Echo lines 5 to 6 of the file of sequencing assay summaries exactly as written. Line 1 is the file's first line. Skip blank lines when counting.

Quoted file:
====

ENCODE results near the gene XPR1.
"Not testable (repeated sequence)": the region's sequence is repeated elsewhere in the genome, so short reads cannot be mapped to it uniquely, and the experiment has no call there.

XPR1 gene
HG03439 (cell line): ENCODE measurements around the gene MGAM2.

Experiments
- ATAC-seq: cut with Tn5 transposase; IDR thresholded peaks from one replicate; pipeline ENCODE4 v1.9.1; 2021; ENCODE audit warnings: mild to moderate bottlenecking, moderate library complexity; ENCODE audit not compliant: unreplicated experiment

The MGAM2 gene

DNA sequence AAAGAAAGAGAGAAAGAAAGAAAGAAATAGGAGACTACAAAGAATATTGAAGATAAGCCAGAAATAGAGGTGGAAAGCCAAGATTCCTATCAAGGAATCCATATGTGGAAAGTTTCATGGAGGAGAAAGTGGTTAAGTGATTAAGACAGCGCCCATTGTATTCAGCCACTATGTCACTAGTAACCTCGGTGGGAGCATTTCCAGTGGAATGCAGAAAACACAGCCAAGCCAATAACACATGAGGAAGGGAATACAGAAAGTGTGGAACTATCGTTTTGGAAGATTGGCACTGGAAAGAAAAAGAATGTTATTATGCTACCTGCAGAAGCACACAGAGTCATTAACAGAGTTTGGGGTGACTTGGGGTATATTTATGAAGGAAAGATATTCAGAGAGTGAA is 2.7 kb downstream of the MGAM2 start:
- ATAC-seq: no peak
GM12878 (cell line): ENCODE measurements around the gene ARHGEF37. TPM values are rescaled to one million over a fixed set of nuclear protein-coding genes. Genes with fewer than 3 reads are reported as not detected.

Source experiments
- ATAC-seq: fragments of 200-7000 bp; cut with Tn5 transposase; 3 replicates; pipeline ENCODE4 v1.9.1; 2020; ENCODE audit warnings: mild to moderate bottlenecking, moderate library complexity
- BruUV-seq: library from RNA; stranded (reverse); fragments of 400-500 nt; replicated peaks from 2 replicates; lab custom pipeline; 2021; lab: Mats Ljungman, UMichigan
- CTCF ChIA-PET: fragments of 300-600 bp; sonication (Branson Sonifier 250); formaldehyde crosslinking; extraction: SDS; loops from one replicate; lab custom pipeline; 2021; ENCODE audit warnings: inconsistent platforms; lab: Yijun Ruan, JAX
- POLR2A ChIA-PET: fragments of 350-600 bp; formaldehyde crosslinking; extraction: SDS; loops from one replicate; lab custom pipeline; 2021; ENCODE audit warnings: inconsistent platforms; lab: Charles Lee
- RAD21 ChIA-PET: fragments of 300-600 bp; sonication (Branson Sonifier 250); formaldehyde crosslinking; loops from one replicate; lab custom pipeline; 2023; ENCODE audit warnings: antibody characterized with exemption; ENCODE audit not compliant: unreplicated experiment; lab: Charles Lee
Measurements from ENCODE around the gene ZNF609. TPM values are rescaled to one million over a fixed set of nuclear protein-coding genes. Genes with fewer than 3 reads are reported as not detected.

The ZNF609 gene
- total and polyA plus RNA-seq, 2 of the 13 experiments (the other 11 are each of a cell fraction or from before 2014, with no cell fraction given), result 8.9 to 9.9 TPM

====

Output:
Experiments
- ATAC-seq: cut with Tn5 transposase; IDR thresholded peaks from one replicate; pipeline ENCODE4 v1.9.1; 2021; ENCODE audit warnings: mild to moderate bottlenecking, moderate library complexity; ENCODE audit not compliant: unreplicated experiment